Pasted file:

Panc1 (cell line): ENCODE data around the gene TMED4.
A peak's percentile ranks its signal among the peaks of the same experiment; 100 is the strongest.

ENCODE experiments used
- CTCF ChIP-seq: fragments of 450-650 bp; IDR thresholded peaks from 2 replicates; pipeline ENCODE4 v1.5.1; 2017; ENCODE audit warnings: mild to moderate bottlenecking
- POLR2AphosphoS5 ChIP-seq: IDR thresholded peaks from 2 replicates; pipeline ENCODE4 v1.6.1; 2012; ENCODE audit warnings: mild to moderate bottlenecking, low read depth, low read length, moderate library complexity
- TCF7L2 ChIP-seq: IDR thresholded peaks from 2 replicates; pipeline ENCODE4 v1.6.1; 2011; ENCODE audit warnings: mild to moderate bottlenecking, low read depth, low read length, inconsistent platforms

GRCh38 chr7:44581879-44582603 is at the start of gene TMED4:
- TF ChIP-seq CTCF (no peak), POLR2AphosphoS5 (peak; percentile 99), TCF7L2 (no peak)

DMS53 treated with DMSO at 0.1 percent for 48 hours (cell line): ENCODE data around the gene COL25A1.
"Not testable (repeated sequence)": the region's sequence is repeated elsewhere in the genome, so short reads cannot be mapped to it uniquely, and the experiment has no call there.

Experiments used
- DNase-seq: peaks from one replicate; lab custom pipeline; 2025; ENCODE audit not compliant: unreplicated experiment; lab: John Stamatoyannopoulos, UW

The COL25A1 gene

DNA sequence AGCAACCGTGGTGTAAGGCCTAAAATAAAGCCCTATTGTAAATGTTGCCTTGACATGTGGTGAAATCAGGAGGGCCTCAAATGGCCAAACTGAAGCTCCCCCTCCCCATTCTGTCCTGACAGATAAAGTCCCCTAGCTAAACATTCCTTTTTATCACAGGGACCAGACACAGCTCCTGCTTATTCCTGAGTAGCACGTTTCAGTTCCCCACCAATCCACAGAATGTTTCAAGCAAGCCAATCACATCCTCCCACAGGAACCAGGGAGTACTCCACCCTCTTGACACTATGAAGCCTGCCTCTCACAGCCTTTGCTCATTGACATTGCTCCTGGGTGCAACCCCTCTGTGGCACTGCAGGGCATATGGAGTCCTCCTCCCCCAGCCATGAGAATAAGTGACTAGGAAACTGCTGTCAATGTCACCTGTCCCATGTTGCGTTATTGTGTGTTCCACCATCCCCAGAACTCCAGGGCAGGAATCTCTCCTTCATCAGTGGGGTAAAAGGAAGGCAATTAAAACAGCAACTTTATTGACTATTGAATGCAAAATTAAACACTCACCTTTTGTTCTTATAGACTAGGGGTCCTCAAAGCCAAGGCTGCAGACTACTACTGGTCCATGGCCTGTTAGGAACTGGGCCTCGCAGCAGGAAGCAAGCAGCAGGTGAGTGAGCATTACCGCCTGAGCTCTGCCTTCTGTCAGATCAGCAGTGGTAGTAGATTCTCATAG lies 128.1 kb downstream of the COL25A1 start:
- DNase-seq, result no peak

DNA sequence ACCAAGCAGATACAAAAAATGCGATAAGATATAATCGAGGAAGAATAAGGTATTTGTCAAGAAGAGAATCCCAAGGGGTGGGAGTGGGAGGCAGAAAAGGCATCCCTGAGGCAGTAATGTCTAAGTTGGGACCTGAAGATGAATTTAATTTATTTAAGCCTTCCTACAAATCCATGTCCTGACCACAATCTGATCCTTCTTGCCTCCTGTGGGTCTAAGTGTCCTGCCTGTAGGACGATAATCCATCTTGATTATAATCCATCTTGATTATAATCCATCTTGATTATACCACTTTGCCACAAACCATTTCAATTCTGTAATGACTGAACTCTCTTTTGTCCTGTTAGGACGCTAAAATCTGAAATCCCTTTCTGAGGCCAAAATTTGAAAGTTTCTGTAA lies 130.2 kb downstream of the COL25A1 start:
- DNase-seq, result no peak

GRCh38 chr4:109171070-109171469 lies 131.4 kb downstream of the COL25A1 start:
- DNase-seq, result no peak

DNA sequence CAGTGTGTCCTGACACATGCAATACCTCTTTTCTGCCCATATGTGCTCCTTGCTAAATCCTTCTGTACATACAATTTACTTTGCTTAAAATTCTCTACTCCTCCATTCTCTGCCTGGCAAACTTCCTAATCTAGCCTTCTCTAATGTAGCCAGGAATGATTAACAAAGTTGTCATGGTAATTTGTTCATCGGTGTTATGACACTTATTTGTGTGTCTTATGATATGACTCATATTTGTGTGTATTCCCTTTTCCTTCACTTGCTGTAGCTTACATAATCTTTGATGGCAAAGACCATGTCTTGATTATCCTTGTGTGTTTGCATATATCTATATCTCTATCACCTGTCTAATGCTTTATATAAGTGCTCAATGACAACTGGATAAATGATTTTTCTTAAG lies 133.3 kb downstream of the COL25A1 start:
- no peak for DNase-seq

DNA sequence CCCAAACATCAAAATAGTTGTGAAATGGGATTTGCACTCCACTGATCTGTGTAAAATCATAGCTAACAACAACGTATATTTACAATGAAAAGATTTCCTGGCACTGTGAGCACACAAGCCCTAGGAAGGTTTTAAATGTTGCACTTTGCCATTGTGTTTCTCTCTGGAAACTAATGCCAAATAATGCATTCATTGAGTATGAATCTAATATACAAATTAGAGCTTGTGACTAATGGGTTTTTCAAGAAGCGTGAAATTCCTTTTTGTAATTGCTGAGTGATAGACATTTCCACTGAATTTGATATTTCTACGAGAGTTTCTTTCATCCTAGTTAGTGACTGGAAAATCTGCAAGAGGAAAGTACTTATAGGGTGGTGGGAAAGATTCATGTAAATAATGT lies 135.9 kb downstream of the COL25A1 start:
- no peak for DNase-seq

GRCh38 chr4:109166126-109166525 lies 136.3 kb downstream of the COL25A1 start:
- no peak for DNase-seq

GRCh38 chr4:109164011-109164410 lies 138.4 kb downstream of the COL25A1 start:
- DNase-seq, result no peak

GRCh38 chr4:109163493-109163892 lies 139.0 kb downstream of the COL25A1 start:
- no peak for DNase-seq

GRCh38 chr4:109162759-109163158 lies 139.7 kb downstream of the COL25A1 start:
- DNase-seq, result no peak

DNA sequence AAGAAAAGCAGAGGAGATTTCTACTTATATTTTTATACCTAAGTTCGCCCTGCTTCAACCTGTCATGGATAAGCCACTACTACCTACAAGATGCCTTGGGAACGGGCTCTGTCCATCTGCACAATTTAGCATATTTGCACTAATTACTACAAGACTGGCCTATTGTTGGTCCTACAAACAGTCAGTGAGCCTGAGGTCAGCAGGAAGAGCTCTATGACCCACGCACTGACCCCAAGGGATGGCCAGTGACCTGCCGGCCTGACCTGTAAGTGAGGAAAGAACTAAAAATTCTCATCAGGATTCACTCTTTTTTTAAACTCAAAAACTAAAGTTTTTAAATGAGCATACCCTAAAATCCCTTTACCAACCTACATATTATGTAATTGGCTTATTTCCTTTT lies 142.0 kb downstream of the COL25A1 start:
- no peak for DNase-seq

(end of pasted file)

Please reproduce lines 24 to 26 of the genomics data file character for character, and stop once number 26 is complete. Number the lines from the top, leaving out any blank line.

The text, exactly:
GRCh38 chr4:109166126-109166525 lies 136.3 kb downstream of the COL25A1 start:
- no peak for DNase-seq

GRCh38 chr4:109164011-109164410 lies 138.4 kb downstream of the COL25A1 start: